The Facts

Nigeria has no national funding for the arts, no government-run grants-awarding body to support the production of books, and no National Book Policy. In place of a proper publishing industry, the country is awash with book printers, supporting a flourishing clan of self-publishing authors. Distribution systems, where they exist, are non-efficient. Illiteracy is rampant, half the 150 million people live in poverty, and for most people buying a mere paperback remains a luxury." - Tolu Ogunlesi

Background Facts

  • Nigeria is the most populous country in Africa.
  • Nigeria is ranked 142 of 169 countries for adult literacy. (UNESCO Institute for Statistics 2010a)
  • Lagos is the most populous conurbation in Nigeria, with a population of over 7 million.
  • Lagos is estimated to be the 2nd fastest growing city in Africa and the 7th fastest in the world.
  • 502,000 primary school children in Lagos state. (Lagos State Ministry of Education 2009/2010 data)
  • 20:1 ratio of books to children. (observed data)

The illiteracy rate is high in Nigeria today. A child being bought or given a book, that is not a necessary school text, is a luxury in Nigeria. The Lagos State government has put in place free basic education for children and has followed on from that by passing the law to ensure all children go to school.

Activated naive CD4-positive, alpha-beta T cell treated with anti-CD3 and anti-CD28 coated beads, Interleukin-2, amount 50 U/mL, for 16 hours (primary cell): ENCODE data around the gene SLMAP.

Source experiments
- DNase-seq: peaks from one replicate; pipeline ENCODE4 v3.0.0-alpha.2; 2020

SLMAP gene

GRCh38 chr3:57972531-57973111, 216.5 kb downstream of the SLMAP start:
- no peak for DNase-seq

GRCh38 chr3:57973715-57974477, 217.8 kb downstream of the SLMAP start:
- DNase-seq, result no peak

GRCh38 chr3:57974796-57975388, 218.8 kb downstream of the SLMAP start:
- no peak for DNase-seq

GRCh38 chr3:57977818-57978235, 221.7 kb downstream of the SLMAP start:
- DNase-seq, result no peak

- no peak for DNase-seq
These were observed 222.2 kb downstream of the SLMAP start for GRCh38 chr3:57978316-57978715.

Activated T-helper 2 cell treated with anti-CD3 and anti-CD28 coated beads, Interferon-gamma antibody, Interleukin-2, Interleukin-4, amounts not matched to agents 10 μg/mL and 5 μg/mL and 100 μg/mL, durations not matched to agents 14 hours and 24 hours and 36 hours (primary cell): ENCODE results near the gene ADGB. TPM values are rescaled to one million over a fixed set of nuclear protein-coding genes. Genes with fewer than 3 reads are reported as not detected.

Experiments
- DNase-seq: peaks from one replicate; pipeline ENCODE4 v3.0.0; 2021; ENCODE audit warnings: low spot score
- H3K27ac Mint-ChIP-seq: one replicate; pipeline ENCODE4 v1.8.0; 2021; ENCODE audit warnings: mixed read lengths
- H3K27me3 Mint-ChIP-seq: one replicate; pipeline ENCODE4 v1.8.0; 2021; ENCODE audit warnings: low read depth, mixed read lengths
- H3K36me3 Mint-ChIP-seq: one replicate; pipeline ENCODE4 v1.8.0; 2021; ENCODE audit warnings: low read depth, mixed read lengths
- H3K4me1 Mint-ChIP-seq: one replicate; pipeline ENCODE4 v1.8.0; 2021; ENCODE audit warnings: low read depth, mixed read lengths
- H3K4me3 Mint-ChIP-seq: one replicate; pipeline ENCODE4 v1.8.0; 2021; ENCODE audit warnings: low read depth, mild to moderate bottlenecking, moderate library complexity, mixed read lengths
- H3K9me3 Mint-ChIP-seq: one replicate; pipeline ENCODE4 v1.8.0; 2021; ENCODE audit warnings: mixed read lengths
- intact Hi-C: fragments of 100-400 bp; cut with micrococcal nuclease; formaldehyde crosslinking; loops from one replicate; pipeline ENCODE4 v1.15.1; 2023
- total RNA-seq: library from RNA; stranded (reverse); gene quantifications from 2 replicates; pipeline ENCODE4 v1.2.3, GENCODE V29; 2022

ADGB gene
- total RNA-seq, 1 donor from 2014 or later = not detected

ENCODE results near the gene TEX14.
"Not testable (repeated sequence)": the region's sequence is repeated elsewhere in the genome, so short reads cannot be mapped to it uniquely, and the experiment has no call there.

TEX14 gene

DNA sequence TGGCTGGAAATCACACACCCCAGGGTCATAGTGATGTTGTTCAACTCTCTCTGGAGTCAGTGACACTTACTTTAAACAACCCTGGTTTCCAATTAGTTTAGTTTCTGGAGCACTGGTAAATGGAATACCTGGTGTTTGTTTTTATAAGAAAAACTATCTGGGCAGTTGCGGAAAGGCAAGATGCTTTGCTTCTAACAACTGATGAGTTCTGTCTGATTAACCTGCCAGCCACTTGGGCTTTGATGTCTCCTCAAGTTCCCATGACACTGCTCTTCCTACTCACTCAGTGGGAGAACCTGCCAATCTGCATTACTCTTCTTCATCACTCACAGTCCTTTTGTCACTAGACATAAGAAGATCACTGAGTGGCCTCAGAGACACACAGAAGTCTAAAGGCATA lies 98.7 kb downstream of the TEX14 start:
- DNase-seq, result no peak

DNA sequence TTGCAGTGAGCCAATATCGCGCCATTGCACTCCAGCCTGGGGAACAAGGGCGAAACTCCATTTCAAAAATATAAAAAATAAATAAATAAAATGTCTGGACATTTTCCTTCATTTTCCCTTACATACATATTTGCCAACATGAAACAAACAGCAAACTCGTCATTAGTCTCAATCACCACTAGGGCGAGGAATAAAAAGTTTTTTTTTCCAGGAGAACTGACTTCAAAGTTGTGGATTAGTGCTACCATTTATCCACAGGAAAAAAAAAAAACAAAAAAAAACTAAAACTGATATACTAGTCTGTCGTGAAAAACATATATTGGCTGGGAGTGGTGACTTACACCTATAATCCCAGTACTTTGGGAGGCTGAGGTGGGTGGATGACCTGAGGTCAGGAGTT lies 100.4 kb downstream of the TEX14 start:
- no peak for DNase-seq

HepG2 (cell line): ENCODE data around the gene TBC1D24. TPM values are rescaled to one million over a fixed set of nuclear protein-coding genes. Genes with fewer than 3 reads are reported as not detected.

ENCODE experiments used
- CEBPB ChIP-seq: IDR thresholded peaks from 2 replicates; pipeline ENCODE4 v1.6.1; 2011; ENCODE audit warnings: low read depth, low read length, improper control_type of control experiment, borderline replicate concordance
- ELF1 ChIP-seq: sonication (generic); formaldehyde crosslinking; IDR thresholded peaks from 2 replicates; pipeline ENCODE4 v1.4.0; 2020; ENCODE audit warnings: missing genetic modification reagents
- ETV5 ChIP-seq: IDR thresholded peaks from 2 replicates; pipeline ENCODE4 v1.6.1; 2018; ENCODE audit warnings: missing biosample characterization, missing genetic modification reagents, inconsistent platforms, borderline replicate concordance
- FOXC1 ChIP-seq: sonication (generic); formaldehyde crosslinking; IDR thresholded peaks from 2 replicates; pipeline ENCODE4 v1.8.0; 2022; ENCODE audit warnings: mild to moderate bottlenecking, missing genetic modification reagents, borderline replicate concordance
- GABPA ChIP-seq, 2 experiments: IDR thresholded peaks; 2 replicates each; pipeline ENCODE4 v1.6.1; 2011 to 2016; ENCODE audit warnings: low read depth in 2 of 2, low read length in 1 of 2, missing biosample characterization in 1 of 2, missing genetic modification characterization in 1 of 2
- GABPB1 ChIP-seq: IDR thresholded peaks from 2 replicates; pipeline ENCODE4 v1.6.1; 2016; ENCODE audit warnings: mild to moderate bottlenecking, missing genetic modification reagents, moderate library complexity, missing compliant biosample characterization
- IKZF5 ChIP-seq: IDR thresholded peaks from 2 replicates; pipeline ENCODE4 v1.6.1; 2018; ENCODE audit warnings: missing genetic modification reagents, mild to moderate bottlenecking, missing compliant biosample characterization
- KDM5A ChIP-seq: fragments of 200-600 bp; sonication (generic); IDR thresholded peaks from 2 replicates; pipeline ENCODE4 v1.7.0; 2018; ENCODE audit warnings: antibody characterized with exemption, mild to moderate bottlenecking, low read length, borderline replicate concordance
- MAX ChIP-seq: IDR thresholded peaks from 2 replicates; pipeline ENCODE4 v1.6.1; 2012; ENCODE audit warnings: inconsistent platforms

A Closer Look

  • Lagos State has 20 local government authorities: Agege, Ajeromo, Alimosho, Amuwo, Apapa, Badagry, Epe, Eti Osa, Ibeju Lekki, Ifako, Ikeja, Ikorodu, Kosofe, Lagos Island, Lagos Mainland, Mushin, Ojo, Oshodi/ Isolo, Shomolu and Surulere
  • Lagos State has 986 primary schools.
  • There are 445,044 children in Lagos State primary schools.


Research shows the average ratio of students to books in most local schools stands at a worrisome 20:1. This reality impacts not just on examinations outputs, but on general quest for knowledge and self-advancement. It is a popular fact that a majority non-literate nation is a nation heading for a nose-dive, causing great concern over socio-economic growth and future national development.